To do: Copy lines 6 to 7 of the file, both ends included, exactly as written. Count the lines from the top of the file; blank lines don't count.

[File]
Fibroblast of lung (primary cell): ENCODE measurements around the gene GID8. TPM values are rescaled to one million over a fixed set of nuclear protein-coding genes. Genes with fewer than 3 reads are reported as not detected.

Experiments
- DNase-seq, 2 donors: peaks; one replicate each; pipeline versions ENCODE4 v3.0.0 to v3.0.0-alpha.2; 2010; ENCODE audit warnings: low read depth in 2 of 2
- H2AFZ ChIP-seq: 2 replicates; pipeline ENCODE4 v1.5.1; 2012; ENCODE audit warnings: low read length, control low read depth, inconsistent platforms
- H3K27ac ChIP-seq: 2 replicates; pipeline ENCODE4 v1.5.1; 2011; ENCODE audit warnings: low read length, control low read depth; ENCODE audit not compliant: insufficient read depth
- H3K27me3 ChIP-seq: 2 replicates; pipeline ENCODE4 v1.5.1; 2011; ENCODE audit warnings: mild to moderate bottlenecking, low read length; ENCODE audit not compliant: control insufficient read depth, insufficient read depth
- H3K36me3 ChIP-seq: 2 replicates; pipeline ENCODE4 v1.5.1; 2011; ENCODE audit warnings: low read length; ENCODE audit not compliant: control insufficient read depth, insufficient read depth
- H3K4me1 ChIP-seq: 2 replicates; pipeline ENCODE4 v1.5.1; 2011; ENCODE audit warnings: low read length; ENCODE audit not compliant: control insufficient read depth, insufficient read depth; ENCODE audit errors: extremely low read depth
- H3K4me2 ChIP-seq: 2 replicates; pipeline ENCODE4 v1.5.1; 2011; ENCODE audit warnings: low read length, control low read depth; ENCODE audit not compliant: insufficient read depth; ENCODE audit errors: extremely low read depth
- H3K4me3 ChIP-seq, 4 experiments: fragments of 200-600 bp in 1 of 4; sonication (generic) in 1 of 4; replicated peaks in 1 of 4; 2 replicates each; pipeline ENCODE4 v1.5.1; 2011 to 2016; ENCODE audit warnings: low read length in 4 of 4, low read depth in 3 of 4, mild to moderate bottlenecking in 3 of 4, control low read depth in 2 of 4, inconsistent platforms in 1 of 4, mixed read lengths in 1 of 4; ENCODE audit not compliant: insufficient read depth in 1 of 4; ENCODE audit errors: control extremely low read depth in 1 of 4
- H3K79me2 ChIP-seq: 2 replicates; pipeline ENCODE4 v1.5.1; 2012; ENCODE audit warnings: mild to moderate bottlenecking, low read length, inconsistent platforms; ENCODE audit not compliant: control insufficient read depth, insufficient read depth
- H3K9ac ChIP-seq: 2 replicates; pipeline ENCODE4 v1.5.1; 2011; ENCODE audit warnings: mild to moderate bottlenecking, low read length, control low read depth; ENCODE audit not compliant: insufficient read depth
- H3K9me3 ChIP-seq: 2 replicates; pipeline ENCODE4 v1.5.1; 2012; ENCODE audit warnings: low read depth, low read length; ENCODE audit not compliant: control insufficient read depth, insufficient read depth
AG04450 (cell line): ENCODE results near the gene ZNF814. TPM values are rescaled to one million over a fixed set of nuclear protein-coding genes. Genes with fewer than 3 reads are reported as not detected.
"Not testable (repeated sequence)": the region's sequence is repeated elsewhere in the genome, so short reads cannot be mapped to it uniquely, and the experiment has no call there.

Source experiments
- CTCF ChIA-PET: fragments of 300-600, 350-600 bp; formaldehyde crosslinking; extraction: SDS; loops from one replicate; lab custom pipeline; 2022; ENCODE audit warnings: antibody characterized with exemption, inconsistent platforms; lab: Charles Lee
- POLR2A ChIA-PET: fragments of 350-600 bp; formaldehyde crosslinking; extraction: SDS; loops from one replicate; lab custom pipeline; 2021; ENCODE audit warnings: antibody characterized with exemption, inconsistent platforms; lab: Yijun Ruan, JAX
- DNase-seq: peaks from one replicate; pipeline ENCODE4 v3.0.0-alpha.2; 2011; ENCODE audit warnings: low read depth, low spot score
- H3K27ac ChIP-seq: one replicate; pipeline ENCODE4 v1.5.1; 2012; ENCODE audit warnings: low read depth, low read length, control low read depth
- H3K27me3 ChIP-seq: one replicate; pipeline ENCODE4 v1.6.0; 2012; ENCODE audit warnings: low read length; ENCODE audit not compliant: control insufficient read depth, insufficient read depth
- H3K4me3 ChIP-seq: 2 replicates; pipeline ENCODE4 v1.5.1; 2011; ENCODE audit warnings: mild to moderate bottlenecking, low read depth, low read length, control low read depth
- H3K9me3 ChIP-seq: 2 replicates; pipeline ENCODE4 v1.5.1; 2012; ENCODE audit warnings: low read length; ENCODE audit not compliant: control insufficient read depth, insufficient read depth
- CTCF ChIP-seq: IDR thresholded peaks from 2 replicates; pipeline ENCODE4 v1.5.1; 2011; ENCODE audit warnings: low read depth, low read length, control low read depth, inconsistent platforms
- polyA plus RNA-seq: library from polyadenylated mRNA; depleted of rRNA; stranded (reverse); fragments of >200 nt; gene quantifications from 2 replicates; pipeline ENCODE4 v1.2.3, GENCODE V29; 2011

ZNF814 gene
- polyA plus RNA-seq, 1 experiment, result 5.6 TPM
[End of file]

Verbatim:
- H3K27me3 ChIP-seq: 2 replicates; pipeline ENCODE4 v1.5.1; 2011; ENCODE audit warnings: mild to moderate bottlenecking, low read length; ENCODE audit not compliant: control insufficient read depth, insufficient read depth
- H3K36me3 ChIP-seq: 2 replicates; pipeline ENCODE4 v1.5.1; 2011; ENCODE audit warnings: low read length; ENCODE audit not compliant: control insufficient read depth, insufficient read depth